Riding The Flying Red Horse

 

The word got around the neighborhood quickly.  Balloons and banners were going up at the new local service station and, in 1955, that was all the advertising needed.  The Grand Opening was Saturday and everyone who was anyone would show up.  Copious amounts of food, drinks, rides and other free stuff would be at hand.  The fathers, wearing wingtips and work boots, would mingle with the new manager, eating hot dogs and listening to his subtle pitch of reliable service and proximity.  In those days, no one wanted to travel too far from home.

The mothers, dressed in petal-pushers and scarves to protect their hair from the wind, would talk among themselves. The adults would have their discussions and make decisions, but, for us kids, it was a young baby-boomers dream, fun in the sun on a Saturday afternoon at another gas station opening in post-WWII Santa Clara Valley.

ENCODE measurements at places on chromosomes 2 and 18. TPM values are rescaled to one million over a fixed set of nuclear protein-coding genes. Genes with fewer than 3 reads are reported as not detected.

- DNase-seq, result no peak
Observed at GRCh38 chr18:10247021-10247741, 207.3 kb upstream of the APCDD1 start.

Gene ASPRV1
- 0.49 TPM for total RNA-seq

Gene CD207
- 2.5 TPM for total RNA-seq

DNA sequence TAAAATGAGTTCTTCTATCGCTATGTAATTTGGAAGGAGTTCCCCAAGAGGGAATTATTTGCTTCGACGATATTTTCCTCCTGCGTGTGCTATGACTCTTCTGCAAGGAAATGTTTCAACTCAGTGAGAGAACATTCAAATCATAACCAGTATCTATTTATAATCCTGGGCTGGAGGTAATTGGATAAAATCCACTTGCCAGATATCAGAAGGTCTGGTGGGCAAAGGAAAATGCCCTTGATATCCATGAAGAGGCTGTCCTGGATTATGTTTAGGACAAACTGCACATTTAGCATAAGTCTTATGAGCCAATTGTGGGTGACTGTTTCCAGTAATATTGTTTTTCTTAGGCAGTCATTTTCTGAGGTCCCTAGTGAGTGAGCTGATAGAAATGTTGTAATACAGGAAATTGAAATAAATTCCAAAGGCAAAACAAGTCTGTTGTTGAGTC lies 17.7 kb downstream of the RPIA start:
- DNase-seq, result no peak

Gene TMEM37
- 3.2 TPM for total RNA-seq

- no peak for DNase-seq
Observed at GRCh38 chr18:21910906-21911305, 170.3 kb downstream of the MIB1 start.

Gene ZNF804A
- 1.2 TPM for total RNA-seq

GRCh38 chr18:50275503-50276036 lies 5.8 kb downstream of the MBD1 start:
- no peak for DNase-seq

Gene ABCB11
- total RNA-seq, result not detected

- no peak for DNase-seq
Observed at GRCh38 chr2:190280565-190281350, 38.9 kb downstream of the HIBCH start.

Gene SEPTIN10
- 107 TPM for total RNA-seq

This new station was a Mobilgas, so the flying red horse  ride would be there.  The deep red-winged stallion in full motion mimicked the large neon ones that hung above each station.  Today, it was a perfect fit for both my frame and imagination.

What is the attraction to a seven-year-old boy of sitting on some tiny molded horse that moved two inches forward, then backward to simulate galloping?  It certainly wasn’t my first rodeo but the red flying horse was different, an upgrade from the scratched up old mechanical mare outside of the grocery store.  This was a flying red horse, permanently posed, head down, wings spread as if in flight. It would be totally cool to ride a real red flying horse, although I would have to replace my cuffed blue jeans and homemade shirt with a super hero costume.  For now, I’ll use my mind’s eye and settle for riding this one, which comes with a free photo.

In addition to the rides and hot dogs, there was cotton candy and stacks of wooden crates holding glass Coca-Cola bottles.  This opening even had a guest appearance from local country radio disc jockey, Cottonseed Clark, a who broadcast a few hours of his radio program from the event. Another souvenir photo, autographed.  Mobilgas was pulling out all the stops for this one.  In the 1950s, these events were common because gas and service stations played an integral role in our daily lives.